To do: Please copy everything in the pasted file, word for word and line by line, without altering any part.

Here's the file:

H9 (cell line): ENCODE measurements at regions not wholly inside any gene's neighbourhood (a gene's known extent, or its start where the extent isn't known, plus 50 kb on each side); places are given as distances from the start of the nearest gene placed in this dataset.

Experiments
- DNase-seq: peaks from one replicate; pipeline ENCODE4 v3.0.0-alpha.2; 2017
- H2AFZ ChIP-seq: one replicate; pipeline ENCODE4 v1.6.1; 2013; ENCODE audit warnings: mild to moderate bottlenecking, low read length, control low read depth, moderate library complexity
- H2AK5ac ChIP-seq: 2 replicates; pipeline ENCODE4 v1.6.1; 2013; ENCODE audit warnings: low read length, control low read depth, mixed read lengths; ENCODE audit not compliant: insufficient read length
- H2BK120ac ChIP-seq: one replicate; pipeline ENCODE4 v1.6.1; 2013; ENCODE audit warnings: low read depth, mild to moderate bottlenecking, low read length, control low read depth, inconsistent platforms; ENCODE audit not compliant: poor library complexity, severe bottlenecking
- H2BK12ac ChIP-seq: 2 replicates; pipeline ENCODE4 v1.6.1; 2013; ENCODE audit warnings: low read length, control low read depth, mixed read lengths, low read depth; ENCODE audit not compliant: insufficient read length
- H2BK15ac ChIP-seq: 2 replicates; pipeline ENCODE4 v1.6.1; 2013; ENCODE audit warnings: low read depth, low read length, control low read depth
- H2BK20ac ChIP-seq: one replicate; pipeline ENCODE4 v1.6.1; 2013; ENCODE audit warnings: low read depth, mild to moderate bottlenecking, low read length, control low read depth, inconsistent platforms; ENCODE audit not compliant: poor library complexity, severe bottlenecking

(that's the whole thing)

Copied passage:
H9 (cell line): ENCODE measurements at regions not wholly inside any gene's neighbourhood (a gene's known extent, or its start where the extent isn't known, plus 50 kb on each side); places are given as distances from the start of the nearest gene placed in this dataset.

Experiments
- DNase-seq: peaks from one replicate; pipeline ENCODE4 v3.0.0-alpha.2; 2017
- H2AFZ ChIP-seq: one replicate; pipeline ENCODE4 v1.6.1; 2013; ENCODE audit warnings: mild to moderate bottlenecking, low read length, control low read depth, moderate library complexity
- H2AK5ac ChIP-seq: 2 replicates; pipeline ENCODE4 v1.6.1; 2013; ENCODE audit warnings: low read length, control low read depth, mixed read lengths; ENCODE audit not compliant: insufficient read length
- H2BK120ac ChIP-seq: one replicate; pipeline ENCODE4 v1.6.1; 2013; ENCODE audit warnings: low read depth, mild to moderate bottlenecking, low read length, control low read depth, inconsistent platforms; ENCODE audit not compliant: poor library complexity, severe bottlenecking
- H2BK12ac ChIP-seq: 2 replicates; pipeline ENCODE4 v1.6.1; 2013; ENCODE audit warnings: low read length, control low read depth, mixed read lengths, low read depth; ENCODE audit not compliant: insufficient read length
- H2BK15ac ChIP-seq: 2 replicates; pipeline ENCODE4 v1.6.1; 2013; ENCODE audit warnings: low read depth, low read length, control low read depth
- H2BK20ac ChIP-seq: one replicate; pipeline ENCODE4 v1.6.1; 2013; ENCODE audit warnings: low read depth, mild to moderate bottlenecking, low read length, control low read depth, inconsistent platforms; ENCODE audit not compliant: poor library complexity, severe bottlenecking